We go to a restaurant to enjoy the food and ambience, but also as a social event; it offers us an opportunity to catch up with friends and enjoy a chat.

For many people high levels of restaurant noise acts as a barrier to inclusion in conversation so affecting their enjoyment of the experience. This is reflected in noise being listed as one of the main reasons for customer complaint.

Noise seems to affect some people more than others. Some factors affecting people include the type, level and source of noise, age, a person’s personality type, their coping mechanisms and their levels of distraction. For the 12 million people in the UK with hearing loss, noisy restaurants can be inaccessible. In addition, as customers we leave the noise behind at the end of our visit, but for staff this is a constant in their work environment, causing fatigue and affecting their concentration and wellbeing.

Sources of noise often include background music, kitchen, bar, coffee machine and cutlery noise, scraping chairs, air conditioning units and people talking. This is exacerbated by the room design and finishes.

Whilst many restaurants invest in the fit out and refurbishment of their spaces they may forget that sound plays a key part in the customer experience. The aesthetic preference for and ease of cleaning of hard smooth surfaces, such as stone, metal, glass and polished wood allows sound to reflect back into a room.  It’s this potential for reflected sound that is often a problem. Reflected sound then travels to another surface where part is then reflected again and so on. The energy generated from all this reflected sound is reverberation. When reverberation is high in a room, it is difficult to hear speech, when it is low, speech intelligibility it easier. Very high levels of sound and reverberation builds up to a cacophony that takes its toll on both customers and staff.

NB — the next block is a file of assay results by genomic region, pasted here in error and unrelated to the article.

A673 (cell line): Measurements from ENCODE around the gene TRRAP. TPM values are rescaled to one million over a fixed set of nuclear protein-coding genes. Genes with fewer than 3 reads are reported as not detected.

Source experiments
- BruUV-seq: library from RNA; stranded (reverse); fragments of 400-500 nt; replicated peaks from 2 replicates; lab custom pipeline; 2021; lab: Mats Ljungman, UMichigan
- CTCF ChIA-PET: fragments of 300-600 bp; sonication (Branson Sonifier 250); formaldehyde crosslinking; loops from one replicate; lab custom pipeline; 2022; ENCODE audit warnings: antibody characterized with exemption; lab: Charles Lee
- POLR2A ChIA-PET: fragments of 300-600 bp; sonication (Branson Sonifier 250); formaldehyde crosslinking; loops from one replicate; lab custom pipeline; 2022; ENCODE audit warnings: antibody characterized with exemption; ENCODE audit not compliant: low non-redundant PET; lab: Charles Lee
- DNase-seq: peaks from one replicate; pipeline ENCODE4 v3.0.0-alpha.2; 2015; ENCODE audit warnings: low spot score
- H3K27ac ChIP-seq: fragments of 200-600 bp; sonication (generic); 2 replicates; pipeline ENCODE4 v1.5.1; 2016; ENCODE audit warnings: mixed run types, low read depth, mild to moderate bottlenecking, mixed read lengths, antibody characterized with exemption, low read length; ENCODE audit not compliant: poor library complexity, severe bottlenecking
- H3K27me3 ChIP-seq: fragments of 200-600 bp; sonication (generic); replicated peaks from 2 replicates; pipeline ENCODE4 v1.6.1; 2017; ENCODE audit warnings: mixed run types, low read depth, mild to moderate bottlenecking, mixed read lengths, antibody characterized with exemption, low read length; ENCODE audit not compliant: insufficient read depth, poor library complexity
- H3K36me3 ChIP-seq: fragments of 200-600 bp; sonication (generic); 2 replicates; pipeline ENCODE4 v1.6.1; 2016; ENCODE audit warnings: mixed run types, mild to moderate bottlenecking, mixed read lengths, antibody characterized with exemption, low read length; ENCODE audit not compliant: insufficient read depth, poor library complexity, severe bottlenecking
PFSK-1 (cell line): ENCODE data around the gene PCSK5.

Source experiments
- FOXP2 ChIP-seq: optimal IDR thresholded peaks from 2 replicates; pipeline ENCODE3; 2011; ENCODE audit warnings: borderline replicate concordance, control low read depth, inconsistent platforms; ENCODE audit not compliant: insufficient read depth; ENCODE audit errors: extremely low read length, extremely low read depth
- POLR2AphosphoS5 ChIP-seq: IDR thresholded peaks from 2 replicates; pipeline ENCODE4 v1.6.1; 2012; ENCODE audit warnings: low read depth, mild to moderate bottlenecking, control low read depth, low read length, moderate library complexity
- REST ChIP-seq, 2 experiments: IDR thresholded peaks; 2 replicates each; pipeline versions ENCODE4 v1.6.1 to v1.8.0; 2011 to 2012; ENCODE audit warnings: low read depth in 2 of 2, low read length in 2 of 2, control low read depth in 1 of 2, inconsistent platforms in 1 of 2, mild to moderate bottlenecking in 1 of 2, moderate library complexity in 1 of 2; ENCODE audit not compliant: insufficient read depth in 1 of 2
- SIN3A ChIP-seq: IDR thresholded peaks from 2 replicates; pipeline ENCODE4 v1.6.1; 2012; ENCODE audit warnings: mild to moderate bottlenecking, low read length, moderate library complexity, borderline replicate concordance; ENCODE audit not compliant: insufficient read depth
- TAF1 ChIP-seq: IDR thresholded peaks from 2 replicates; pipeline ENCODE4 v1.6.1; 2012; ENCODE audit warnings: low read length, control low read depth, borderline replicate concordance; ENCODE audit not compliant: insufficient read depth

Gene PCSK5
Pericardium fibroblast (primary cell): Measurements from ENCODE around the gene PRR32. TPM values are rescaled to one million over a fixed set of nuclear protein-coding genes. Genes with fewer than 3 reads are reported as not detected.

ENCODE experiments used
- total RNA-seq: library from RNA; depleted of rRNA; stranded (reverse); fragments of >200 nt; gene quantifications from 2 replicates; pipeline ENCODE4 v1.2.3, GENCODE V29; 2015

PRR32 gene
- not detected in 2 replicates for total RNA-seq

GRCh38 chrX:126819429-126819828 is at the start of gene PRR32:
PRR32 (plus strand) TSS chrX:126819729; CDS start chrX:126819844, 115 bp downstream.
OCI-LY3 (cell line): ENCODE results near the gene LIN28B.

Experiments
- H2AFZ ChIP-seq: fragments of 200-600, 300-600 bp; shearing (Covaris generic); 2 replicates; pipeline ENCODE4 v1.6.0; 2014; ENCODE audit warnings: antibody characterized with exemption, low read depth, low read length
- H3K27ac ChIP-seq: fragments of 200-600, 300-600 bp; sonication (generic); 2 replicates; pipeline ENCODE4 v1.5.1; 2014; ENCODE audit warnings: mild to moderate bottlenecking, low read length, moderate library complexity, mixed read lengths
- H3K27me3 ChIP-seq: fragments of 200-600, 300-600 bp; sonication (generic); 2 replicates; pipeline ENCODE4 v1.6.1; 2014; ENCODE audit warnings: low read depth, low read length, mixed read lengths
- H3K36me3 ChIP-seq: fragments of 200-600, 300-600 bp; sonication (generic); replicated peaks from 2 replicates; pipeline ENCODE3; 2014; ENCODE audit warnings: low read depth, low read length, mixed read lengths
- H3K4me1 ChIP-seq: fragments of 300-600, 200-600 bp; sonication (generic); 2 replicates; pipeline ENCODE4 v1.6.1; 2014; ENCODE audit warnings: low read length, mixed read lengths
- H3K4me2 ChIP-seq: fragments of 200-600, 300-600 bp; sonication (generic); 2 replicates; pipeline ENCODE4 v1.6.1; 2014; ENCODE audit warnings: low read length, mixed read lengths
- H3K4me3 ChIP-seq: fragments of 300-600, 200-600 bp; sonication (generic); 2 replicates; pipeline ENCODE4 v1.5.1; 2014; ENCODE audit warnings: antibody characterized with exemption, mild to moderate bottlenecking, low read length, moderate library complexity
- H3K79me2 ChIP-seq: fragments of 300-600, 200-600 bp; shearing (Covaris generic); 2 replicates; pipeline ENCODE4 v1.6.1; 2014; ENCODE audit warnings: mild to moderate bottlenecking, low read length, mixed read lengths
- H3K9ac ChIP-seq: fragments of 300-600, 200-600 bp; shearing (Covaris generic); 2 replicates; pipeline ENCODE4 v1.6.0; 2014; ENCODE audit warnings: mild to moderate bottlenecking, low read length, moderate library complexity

There are solutions; a restaurant should not be too silent; the “buzz” of a space forms part of its welcome and often promotes a feeling of comfort, but we want conversation to be easy not shouted and staff to feel relaxed and able to concentrate.

Quick fixes that help include caps on furniture legs that helps prevent the noise of chairs scraping, varying the volume or turning off any music played and wide spacing between tables.

Improving the room acoustics with sound absorbent panels either as a full ceiling, rafts or acoustic wall art looks good and provides a more comfortable environment in which customers want to dine and people want to work.  Sound absorbers absorb reflected sound so reducing reverberation and lowering levels of background noise.

Partitions and screens help stop sound travelling and work well in conjunction with sound absorbers and this combination can help provide specific “quiet” areas within the space that some customers may prefer.

Andrea Harman is Concept Developer for Healthcare for Saint Gobain Ecophon, manufacturers and developers of acoustic solutions that contribute to improving interior environments. She has worked in the field of room acoustics for more than twenty years helping to create spaces that link acoustically with the needs of the users and the activity taking place. She is active in developing the connection between noise and well-being and investigating how the acoustic feel of a room can affect performance, interaction and social inclusion.